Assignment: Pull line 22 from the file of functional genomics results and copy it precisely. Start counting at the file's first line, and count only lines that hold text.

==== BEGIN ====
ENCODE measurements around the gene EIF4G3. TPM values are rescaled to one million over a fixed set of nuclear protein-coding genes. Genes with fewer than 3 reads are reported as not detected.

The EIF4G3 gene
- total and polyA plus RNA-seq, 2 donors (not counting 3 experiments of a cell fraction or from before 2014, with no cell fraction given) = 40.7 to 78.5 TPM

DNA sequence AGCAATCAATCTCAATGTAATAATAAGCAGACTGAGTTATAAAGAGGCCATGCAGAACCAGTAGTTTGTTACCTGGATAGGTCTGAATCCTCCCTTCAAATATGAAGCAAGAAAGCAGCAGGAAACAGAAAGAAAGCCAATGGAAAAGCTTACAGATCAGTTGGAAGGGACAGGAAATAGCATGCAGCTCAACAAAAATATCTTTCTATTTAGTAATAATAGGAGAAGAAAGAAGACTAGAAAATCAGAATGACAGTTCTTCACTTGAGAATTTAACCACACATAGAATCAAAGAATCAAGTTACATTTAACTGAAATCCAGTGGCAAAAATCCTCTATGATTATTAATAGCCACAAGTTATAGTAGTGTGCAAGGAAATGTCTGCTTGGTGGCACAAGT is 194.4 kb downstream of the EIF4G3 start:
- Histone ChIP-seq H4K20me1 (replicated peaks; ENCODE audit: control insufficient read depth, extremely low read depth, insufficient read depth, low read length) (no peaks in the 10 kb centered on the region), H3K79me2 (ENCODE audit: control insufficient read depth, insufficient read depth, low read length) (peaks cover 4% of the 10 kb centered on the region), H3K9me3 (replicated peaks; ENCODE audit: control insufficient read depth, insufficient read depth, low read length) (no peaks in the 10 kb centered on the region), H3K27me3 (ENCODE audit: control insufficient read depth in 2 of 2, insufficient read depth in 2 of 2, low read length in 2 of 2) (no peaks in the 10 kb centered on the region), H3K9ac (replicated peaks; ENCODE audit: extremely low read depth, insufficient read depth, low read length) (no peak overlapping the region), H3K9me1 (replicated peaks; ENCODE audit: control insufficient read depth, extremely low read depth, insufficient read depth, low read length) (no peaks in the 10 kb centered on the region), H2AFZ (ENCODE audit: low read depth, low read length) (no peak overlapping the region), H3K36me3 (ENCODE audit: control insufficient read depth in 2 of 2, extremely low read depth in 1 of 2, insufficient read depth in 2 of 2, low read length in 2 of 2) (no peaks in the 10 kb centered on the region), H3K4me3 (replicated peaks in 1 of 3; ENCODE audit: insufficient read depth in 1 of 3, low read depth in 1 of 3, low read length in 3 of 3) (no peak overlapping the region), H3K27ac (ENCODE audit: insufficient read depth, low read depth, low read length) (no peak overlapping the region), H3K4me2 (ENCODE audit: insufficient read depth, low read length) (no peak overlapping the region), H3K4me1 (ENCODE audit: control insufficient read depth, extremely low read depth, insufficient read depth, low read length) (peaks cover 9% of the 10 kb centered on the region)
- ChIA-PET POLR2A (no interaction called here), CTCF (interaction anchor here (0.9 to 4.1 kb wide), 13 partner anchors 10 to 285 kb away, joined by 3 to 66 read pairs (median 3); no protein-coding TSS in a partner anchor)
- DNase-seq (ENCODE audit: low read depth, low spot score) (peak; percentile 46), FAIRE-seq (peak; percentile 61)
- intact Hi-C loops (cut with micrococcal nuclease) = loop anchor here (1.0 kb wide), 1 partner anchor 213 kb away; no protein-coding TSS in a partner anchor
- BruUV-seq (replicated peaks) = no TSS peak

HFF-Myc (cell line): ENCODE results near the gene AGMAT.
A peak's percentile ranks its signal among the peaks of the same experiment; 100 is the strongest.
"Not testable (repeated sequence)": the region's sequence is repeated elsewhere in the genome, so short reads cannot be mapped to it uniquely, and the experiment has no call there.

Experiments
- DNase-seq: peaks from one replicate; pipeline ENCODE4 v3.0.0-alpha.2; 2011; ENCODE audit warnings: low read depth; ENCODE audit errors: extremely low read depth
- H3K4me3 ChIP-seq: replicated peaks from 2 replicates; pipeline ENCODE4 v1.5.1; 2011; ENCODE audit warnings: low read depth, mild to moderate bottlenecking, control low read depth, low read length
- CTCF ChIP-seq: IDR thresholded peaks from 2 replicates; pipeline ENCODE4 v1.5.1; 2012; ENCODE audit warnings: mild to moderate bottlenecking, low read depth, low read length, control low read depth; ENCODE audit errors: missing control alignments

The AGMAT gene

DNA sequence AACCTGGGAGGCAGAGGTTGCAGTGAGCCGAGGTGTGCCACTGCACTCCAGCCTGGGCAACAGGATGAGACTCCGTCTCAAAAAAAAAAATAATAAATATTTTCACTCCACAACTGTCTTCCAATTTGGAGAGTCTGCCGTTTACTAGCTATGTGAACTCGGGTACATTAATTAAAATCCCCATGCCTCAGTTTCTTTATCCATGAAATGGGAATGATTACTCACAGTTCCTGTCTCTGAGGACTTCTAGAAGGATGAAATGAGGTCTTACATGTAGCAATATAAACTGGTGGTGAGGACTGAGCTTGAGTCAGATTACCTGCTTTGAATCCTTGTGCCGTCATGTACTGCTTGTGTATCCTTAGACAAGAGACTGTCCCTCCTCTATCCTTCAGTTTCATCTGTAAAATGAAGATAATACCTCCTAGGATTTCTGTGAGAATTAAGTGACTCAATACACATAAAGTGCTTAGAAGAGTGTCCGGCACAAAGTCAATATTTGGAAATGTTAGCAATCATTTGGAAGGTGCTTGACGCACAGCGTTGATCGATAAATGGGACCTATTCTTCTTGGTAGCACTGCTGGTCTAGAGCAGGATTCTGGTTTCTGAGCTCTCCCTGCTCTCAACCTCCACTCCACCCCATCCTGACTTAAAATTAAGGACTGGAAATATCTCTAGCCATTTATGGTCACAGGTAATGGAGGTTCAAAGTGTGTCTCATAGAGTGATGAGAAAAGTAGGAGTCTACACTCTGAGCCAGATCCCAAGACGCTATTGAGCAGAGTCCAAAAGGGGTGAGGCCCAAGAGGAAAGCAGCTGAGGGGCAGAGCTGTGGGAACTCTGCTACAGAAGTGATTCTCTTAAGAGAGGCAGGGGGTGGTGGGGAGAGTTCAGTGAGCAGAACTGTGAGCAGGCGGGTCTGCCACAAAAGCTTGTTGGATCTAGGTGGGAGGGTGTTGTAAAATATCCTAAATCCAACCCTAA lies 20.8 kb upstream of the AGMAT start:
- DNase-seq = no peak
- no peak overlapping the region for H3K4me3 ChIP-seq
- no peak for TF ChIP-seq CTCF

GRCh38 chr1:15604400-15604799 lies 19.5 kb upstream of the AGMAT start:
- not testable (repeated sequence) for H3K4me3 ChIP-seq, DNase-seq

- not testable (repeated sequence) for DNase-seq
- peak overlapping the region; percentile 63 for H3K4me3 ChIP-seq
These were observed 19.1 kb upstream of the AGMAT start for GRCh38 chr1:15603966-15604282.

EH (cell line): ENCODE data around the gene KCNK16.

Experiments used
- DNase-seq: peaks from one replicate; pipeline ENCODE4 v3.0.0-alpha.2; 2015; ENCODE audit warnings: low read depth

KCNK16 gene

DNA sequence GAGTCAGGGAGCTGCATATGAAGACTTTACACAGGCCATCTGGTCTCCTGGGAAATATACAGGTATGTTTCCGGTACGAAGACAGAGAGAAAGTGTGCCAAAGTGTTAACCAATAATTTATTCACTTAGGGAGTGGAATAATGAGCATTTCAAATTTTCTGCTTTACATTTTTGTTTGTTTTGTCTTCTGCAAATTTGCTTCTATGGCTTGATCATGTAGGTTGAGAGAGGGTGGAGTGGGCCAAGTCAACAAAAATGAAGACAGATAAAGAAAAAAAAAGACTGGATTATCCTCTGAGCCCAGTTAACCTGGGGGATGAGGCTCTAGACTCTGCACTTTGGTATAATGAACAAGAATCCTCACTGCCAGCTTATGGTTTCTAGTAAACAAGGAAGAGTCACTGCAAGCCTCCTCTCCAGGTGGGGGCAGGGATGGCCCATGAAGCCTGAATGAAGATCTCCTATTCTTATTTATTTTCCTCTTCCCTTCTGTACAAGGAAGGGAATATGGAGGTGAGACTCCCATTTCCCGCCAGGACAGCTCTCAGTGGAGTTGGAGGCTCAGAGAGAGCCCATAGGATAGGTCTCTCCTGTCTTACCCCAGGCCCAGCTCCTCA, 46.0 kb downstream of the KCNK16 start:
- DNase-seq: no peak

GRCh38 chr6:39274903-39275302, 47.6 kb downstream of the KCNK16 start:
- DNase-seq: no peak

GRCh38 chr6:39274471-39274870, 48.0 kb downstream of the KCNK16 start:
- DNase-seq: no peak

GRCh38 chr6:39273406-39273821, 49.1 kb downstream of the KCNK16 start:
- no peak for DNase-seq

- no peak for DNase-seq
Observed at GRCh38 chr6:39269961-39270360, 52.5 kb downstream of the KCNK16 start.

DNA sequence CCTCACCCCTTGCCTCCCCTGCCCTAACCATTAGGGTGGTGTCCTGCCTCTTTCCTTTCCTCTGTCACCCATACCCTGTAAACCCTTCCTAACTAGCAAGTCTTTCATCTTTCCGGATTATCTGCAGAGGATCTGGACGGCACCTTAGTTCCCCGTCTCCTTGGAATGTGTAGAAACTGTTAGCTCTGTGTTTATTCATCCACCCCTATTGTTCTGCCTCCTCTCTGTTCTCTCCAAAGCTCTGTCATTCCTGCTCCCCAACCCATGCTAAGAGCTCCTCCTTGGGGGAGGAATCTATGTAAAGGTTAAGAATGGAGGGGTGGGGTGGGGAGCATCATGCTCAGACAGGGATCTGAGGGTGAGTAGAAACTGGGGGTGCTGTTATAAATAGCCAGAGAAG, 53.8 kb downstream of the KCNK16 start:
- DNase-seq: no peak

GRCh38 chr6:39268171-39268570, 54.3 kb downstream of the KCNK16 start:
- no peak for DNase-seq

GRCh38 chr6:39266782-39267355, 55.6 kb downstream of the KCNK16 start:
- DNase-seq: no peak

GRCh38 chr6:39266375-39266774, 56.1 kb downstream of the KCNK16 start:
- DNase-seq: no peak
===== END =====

GRCh38 chr1:15604400-15604799 lies 19.5 kb upstream of the AGMAT start: